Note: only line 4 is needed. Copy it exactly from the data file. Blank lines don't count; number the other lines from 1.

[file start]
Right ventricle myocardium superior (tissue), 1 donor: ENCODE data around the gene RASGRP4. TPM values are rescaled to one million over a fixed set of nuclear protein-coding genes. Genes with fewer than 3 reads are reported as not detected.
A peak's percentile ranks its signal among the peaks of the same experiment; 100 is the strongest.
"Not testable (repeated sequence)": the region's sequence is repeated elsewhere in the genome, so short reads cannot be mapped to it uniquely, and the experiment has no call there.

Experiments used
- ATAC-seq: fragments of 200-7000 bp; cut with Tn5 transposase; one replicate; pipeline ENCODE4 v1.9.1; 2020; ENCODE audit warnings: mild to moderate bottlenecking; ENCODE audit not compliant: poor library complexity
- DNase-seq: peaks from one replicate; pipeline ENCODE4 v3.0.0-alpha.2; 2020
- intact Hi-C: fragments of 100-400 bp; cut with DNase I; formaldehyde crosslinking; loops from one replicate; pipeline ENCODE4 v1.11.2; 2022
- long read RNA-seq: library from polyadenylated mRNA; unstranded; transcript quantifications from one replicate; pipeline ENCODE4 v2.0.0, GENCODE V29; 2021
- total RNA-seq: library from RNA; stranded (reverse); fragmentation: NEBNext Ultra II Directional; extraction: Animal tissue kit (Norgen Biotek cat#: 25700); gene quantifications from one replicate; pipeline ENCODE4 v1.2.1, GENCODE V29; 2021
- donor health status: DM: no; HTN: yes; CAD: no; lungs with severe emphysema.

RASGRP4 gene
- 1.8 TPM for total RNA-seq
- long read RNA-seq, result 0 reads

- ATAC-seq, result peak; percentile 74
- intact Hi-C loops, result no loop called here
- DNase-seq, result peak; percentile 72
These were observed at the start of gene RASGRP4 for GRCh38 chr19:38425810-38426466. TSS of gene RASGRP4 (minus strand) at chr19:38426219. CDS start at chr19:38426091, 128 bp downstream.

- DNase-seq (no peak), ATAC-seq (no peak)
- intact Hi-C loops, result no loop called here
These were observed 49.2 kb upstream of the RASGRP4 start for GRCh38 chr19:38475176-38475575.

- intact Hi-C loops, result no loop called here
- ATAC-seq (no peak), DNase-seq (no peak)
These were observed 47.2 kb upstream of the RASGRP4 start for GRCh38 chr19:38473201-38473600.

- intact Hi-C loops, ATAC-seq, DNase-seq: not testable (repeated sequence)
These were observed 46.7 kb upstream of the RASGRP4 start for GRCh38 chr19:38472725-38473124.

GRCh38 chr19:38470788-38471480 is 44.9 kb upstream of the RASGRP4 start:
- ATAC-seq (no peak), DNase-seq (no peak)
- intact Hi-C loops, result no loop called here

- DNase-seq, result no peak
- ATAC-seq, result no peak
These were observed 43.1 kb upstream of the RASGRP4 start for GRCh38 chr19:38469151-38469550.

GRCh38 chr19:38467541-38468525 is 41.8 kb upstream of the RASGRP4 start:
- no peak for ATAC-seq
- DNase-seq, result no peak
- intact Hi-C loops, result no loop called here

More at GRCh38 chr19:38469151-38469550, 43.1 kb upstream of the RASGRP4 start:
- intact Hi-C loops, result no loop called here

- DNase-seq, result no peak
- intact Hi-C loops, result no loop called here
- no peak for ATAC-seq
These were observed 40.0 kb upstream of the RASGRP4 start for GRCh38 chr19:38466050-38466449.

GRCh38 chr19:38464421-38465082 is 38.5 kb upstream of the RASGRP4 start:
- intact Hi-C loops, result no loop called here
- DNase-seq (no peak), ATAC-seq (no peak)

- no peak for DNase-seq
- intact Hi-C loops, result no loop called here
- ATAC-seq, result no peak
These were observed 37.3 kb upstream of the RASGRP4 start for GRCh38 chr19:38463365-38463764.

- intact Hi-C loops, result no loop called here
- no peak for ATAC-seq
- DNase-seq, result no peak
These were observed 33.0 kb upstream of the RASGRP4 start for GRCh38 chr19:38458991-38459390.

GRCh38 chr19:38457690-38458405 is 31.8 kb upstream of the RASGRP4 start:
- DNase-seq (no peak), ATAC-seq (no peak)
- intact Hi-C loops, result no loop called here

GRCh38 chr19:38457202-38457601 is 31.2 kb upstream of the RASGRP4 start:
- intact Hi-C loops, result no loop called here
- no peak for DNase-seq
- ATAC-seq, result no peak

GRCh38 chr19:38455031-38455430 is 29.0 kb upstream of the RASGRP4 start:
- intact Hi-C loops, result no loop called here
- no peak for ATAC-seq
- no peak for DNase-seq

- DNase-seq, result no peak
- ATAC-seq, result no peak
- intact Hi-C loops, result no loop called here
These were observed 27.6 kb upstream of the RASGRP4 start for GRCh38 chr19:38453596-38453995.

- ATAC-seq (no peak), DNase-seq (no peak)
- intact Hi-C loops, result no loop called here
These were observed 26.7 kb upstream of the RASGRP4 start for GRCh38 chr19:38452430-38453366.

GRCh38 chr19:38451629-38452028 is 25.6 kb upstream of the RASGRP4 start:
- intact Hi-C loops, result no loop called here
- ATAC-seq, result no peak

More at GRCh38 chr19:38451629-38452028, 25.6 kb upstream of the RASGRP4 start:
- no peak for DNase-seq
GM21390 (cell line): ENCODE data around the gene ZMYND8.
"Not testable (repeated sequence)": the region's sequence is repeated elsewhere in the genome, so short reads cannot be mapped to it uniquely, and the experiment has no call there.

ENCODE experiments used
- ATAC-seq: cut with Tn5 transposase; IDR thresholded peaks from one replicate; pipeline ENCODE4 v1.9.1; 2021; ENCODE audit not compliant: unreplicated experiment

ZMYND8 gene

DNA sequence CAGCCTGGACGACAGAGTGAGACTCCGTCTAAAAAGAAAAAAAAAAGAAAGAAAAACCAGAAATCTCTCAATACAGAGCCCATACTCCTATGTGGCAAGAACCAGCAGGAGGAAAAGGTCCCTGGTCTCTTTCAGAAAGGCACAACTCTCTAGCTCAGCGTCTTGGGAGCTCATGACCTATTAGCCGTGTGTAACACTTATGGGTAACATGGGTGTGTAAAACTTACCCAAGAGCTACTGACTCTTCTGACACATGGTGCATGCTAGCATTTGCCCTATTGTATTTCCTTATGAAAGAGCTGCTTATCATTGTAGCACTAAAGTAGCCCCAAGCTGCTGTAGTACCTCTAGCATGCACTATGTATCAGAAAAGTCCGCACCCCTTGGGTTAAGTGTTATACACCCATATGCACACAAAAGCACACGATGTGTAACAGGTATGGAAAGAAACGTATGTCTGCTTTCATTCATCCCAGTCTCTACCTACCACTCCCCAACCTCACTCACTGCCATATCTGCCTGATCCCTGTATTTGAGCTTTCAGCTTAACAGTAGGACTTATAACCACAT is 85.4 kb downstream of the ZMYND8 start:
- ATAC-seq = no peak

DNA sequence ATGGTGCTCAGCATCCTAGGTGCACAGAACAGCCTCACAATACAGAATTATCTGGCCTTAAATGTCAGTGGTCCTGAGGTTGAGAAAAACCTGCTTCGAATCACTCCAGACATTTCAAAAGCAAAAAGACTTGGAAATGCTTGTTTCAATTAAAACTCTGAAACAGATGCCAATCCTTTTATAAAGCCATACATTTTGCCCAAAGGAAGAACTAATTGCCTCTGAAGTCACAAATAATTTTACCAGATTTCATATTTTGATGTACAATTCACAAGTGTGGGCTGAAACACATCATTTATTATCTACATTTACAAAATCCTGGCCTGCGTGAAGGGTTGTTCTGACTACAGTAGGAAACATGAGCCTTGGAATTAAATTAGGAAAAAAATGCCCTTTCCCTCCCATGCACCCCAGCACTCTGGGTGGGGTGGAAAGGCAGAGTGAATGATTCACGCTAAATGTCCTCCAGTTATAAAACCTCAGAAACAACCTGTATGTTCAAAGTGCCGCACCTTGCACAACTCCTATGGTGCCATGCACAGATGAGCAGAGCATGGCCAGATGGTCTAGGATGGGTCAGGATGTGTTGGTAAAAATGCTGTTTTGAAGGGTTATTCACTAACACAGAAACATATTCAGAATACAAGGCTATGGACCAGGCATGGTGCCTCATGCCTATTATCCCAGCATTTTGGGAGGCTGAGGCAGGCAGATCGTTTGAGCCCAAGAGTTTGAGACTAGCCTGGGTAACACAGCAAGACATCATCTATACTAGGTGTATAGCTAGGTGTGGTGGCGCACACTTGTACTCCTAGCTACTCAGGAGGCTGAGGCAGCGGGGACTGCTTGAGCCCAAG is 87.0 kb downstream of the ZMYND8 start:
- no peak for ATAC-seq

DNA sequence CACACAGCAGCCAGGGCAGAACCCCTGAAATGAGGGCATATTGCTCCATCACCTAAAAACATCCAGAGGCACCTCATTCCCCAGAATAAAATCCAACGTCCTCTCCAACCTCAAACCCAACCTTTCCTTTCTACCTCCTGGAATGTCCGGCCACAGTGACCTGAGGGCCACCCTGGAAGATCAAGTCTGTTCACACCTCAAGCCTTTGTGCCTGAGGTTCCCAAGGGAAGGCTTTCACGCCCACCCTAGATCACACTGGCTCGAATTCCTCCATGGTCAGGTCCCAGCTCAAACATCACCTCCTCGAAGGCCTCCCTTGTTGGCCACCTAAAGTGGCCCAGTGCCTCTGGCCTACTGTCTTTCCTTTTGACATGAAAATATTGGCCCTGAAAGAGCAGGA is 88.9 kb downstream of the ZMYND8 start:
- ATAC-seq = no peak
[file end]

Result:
Experiments used